My approach to researching citizenship is to look at ‘cultures of citizenship’: that is, I am interested in the everyday engagement of citizenship processes. As such, I want to understand if people are engaged? Do they feel empowered? What happens when people disengage?
As it is not a legal or political focus, I include ‘not-citizen citizens’ in my work: that is, those within the population such as tourists, refugees and working visa holders. In Australia, it is estimated that our population expands by up to 20 percent if we include such groups.
My particular interest is citizenship and young people.
I recently undertook a research project with Youth Action looking at young people in Western Sydney. We were interested in how some of the 470,000 plus young people though of living in Western Sydney. We did this by asking them a simple question: ‘What Makes You Smile About Where You Live?’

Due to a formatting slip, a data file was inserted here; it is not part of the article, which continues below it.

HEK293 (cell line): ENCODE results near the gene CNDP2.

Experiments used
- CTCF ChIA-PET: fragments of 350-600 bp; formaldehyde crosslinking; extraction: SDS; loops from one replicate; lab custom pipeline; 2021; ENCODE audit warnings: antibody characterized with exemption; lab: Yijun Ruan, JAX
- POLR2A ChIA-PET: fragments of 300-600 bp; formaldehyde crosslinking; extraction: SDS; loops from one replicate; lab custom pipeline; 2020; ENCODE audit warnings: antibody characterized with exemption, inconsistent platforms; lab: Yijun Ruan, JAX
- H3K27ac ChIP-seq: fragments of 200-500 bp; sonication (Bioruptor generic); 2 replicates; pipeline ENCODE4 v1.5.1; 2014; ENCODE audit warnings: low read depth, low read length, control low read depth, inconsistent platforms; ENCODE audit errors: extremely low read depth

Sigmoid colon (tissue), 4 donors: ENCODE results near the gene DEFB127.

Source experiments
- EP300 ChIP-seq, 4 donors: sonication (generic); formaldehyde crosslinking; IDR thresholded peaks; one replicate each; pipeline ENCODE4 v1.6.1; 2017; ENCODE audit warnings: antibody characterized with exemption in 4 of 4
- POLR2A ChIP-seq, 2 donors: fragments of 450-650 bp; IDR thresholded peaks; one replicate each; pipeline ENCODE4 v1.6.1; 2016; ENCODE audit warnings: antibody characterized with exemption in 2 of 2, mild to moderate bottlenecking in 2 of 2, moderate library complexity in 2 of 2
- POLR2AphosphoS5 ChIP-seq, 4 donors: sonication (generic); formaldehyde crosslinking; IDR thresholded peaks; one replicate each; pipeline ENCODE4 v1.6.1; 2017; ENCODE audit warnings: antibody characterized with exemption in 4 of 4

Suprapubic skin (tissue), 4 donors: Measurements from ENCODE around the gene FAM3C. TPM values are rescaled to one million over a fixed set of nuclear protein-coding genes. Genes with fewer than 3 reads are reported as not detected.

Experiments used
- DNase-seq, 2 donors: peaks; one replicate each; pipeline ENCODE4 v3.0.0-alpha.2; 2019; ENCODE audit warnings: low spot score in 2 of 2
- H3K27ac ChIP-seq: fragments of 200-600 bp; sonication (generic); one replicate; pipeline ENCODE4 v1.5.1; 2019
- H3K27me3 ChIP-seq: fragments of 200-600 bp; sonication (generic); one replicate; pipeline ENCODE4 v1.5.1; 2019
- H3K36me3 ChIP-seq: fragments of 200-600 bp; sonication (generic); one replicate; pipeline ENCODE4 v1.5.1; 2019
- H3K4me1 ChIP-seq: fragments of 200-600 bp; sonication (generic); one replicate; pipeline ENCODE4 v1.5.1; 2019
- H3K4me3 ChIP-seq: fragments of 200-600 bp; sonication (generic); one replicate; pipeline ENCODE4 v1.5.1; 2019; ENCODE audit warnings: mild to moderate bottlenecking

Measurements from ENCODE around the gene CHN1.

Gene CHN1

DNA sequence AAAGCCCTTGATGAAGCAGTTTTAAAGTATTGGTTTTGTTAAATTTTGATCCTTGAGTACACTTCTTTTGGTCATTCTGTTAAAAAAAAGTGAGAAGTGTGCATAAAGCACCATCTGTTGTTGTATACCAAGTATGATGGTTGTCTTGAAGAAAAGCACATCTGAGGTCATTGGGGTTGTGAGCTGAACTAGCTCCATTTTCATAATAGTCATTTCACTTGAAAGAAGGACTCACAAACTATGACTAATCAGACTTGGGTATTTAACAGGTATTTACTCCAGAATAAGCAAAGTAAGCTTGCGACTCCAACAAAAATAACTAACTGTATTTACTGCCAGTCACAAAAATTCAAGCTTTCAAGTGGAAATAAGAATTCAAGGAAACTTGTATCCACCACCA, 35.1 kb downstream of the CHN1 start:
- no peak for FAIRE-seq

Western Sydney has traditionally been thought of as the ‘other Sydney’ – away from the beaches, harbour and tourist attractions. The Report, which was written with Natasha Lay (Youth Action), Sky Hugman (Western Sydney University) and Ingrid Matthews (Western Sydney University) which is available here, found that:
- Negative stereotypes about Western Sydney are outdated. Young people are excited and optimistic about life in Western Sydney.
- Young people positively identify as belonging to Western Sydney, an identity which is strongest when they are engaged and feel accepted.
- Young people view themselves as assets, essential to addressing the region’s challenges, as well as contributing to the success of Western Sydney.
Four main elements that make Greater Western Sydney thrive:
- People… People in Western Sydney are welcoming and accepting;
- Culture… Western Sydney celebrates cultural diversity;
- Community… Western Sydney is a connected, supportive, and friendly community; and,
- Place… Young people love the uniqueness of Western Sydney.
Down the report here… and I would love to know what you think…